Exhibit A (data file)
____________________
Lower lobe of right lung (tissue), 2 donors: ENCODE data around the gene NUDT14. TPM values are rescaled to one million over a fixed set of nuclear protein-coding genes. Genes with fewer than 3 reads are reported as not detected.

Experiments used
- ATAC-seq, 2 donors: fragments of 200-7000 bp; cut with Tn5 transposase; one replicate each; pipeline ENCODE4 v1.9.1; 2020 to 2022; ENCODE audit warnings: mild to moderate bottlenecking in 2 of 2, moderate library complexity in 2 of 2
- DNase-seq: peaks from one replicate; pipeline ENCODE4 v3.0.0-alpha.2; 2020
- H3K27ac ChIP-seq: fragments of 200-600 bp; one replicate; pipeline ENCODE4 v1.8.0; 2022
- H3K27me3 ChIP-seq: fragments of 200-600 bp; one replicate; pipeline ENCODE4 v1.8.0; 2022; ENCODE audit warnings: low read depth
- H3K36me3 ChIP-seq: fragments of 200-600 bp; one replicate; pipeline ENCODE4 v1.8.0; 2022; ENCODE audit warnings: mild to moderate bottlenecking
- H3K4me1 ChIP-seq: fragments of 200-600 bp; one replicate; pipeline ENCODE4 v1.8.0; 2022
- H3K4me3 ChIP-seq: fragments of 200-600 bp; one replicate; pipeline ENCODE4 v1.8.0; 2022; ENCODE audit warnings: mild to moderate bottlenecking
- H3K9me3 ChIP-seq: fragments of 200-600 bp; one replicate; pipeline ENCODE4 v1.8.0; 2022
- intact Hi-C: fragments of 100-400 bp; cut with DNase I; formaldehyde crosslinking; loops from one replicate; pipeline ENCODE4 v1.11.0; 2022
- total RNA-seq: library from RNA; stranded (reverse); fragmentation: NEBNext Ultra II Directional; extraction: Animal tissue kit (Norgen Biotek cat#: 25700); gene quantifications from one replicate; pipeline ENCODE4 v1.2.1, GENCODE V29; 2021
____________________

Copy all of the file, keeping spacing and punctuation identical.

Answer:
Lower lobe of right lung (tissue), 2 donors: ENCODE data around the gene NUDT14. TPM values are rescaled to one million over a fixed set of nuclear protein-coding genes. Genes with fewer than 3 reads are reported as not detected.

Experiments used
- ATAC-seq, 2 donors: fragments of 200-7000 bp; cut with Tn5 transposase; one replicate each; pipeline ENCODE4 v1.9.1; 2020 to 2022; ENCODE audit warnings: mild to moderate bottlenecking in 2 of 2, moderate library complexity in 2 of 2
- DNase-seq: peaks from one replicate; pipeline ENCODE4 v3.0.0-alpha.2; 2020
- H3K27ac ChIP-seq: fragments of 200-600 bp; one replicate; pipeline ENCODE4 v1.8.0; 2022
- H3K27me3 ChIP-seq: fragments of 200-600 bp; one replicate; pipeline ENCODE4 v1.8.0; 2022; ENCODE audit warnings: low read depth
- H3K36me3 ChIP-seq: fragments of 200-600 bp; one replicate; pipeline ENCODE4 v1.8.0; 2022; ENCODE audit warnings: mild to moderate bottlenecking
- H3K4me1 ChIP-seq: fragments of 200-600 bp; one replicate; pipeline ENCODE4 v1.8.0; 2022
- H3K4me3 ChIP-seq: fragments of 200-600 bp; one replicate; pipeline ENCODE4 v1.8.0; 2022; ENCODE audit warnings: mild to moderate bottlenecking
- H3K9me3 ChIP-seq: fragments of 200-600 bp; one replicate; pipeline ENCODE4 v1.8.0; 2022
- intact Hi-C: fragments of 100-400 bp; cut with DNase I; formaldehyde crosslinking; loops from one replicate; pipeline ENCODE4 v1.11.0; 2022
- total RNA-seq: library from RNA; stranded (reverse); fragmentation: NEBNext Ultra II Directional; extraction: Animal tissue kit (Norgen Biotek cat#: 25700); gene quantifications from one replicate; pipeline ENCODE4 v1.2.1, GENCODE V29; 2021